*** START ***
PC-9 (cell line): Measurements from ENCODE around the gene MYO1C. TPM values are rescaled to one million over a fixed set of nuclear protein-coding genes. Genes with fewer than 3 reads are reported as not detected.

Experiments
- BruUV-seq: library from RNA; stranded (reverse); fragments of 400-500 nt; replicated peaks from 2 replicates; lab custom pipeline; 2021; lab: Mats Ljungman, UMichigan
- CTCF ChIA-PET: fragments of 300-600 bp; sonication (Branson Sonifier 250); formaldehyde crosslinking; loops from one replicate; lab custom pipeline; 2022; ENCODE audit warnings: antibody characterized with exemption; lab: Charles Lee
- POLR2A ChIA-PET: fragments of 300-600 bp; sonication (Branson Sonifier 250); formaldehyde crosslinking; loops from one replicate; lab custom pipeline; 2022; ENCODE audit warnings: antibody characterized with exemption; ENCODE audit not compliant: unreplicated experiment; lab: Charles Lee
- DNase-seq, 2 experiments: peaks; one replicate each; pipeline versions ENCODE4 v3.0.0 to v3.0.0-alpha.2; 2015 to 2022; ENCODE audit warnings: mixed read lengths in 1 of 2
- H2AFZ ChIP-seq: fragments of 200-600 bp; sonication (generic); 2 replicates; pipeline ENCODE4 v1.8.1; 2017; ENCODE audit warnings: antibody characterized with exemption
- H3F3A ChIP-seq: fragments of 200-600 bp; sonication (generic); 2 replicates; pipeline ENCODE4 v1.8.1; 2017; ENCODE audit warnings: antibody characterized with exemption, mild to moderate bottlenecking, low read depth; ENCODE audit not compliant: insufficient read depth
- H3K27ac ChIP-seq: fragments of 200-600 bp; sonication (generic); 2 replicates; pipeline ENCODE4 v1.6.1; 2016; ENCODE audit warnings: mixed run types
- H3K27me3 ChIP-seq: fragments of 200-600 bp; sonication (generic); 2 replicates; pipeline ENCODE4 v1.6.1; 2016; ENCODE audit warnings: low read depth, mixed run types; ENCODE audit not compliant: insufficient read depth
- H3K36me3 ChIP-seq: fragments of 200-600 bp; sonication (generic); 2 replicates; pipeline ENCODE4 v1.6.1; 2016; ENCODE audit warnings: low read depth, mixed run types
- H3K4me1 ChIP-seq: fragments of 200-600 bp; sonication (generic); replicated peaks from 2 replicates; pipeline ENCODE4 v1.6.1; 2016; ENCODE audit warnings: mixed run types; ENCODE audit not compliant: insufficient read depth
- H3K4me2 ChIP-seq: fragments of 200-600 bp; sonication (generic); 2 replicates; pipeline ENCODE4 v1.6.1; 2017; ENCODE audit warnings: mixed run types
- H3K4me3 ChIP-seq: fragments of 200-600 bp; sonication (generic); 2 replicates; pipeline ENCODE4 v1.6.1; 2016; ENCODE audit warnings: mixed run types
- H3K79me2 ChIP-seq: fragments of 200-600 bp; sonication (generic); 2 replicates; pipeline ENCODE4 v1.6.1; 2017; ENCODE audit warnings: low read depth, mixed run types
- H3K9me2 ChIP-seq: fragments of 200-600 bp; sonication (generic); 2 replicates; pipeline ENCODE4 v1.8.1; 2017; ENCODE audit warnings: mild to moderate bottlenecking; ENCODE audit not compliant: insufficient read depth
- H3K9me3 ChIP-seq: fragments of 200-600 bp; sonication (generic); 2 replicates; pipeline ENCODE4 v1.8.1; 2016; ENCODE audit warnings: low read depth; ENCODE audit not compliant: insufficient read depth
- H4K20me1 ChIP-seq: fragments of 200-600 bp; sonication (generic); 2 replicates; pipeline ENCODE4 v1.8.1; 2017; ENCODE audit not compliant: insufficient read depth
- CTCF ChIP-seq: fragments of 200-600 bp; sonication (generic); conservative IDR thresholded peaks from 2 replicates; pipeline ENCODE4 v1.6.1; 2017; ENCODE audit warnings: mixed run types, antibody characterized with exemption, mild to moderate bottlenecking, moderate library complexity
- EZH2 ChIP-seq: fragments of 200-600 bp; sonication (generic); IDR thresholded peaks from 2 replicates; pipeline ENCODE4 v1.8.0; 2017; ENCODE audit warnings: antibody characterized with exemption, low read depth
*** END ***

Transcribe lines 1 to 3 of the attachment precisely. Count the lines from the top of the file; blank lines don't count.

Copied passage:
PC-9 (cell line): Measurements from ENCODE around the gene MYO1C. TPM values are rescaled to one million over a fixed set of nuclear protein-coding genes. Genes with fewer than 3 reads are reported as not detected.

Experiments
- BruUV-seq: library from RNA; stranded (reverse); fragments of 400-500 nt; replicated peaks from 2 replicates; lab custom pipeline; 2021; lab: Mats Ljungman, UMichigan